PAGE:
Trade Me real estate ad deal likely

Trade Me has hinted it may offer large real estate agents bulk discounts on property listings to defuse a row over a fee-hike that threatens to stymie its already disappointing growth.

Trade Me shares slumped 5.4 per cent after it reported a modest 2 per cent rise in its interim net profit.

Chief executive Jon Macdonald said the company might also change some of the fees people paid to list and promote general items later this year.

Trade Me was not anticipating a drop in its profit margin on general items and it was too soon to get into specifics, Macdonald said.

But he would not rule out doing away with charges of up to 55 cents per listing for sellers to have photos of their items appear in Trade Me search results.

"We need to provide as good a buyer-experience as we can, especially in categories where we have strong overseas competition, such as fashion and clothing.

"Dedicated fashion sites overseas provide a very photo-rich experience. We acknowledge we need to move closer to that."

Investors alarm bells are ringing after a marketing splurge did little to persuade mums and dads to buy and sell more on Trade Me.

The total value of general items sold through Trade Me rose just 0.4 per cent in the six months to December, less than the rate of inflation.

Trade Me's classifieds revenues rose 19 per cent as more businesses and consumers turned to the site to advertise jobs, property and cars.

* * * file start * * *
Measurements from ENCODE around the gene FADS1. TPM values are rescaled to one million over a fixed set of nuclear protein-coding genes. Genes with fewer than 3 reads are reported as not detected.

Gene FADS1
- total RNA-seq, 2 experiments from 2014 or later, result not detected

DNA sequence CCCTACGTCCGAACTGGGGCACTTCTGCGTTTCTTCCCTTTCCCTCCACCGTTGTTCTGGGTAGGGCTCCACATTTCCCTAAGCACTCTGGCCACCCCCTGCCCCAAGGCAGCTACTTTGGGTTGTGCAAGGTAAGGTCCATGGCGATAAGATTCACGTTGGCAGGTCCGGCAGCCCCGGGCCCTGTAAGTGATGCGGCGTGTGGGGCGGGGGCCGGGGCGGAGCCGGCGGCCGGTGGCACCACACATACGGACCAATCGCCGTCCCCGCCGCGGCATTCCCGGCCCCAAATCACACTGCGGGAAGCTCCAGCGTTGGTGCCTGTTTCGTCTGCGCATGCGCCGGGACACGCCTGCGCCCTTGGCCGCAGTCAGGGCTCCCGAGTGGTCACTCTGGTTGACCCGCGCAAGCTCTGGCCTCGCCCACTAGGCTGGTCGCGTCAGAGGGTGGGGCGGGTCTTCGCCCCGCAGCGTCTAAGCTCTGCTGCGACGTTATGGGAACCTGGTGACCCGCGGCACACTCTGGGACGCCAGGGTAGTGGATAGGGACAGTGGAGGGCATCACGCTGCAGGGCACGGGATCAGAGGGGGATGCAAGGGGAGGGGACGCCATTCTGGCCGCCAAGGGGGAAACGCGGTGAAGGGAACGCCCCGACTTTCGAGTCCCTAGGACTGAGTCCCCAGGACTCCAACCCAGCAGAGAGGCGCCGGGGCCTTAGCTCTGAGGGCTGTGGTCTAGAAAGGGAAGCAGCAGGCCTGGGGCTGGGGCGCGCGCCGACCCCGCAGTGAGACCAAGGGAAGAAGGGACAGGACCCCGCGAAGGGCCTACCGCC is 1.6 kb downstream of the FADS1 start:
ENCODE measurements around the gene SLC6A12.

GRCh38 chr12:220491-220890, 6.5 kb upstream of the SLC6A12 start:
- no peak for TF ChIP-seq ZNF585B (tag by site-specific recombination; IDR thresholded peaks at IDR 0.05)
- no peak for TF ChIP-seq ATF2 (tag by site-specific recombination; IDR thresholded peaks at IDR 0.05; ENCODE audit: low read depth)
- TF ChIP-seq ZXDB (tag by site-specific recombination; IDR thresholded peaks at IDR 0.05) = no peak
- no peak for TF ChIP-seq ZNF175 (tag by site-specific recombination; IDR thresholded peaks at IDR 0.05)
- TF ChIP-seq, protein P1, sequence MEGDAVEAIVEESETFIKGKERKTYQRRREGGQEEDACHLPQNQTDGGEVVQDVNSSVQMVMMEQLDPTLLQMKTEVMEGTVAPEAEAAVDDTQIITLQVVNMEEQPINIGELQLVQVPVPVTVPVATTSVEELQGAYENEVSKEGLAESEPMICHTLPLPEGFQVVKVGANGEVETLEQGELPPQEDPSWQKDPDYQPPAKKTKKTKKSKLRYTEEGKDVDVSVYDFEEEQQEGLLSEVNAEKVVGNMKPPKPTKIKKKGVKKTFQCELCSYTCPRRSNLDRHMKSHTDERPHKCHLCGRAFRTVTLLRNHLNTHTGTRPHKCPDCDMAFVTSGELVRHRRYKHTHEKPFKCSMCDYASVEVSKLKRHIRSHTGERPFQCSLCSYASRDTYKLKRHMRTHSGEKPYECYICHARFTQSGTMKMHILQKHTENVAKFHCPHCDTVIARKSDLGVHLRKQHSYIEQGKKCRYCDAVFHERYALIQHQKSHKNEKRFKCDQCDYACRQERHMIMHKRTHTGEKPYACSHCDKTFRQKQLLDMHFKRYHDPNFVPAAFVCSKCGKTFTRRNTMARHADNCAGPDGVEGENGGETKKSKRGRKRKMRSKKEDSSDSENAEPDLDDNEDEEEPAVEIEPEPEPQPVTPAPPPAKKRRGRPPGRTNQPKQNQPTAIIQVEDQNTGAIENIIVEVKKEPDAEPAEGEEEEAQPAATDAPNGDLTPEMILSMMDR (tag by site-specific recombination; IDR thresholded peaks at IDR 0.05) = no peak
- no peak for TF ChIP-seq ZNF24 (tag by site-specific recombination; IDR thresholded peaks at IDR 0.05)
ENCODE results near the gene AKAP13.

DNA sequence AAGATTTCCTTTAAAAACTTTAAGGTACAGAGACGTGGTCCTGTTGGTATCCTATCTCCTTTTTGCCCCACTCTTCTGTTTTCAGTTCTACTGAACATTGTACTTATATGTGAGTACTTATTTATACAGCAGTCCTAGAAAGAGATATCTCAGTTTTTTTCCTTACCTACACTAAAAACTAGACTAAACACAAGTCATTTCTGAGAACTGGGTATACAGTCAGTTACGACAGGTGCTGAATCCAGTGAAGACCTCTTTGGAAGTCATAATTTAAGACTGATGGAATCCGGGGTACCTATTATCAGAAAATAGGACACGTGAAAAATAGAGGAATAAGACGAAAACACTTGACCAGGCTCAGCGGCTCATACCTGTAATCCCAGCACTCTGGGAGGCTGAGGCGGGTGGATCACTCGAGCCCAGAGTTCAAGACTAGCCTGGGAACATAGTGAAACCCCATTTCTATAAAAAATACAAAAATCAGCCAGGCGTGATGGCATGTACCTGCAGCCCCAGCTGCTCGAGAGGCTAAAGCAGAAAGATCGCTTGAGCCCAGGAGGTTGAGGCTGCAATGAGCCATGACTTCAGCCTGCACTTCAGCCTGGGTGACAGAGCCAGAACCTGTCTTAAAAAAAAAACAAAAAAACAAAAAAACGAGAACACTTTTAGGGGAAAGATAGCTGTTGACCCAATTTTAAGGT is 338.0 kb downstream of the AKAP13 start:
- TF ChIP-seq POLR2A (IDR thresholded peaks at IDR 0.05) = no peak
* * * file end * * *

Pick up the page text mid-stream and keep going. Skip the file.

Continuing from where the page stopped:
The company is switching from charging real estate offices a flat-rate fee for all their listings to charging $159 plus GST per property. The changes, which would increase Trade Me's margins, have prompted 18 real estate offices to withdraw their listings.

They and other agents have suggested they may divert more listings to rival property site real Macdonald acknowledged the changes had been "disruptive" but said more than half of property listings were now paid for under the new fee structure, while "sensitive negotiations" were continuing with other estate agents.

He appeared to confirm bulk discounts were in the frame, saying that while real estate agents that had already moved to the new fee structure would not be disadvantaged relative to their size, that did not necessarily mean they would pay no more per-listing than those that had yet to re-sign their contracts with the company.

"Having different commercial terms with different major customers is very common in all industries," he said.

Macdonald said earnings growth would remain subdued in Trade Me's second half and expenses would rise further. Trade Me expected to return to stronger profit growth in its 2015 financial year as it rolled out new services, improved margins in its classifieds businesses and increased activity in its general items marketplace, he said.

More than half of visits to the site were now from mobile devices such as smartphones and tablet computers, he said. Staff numbers had risen by 50 to 350 over the six-month period.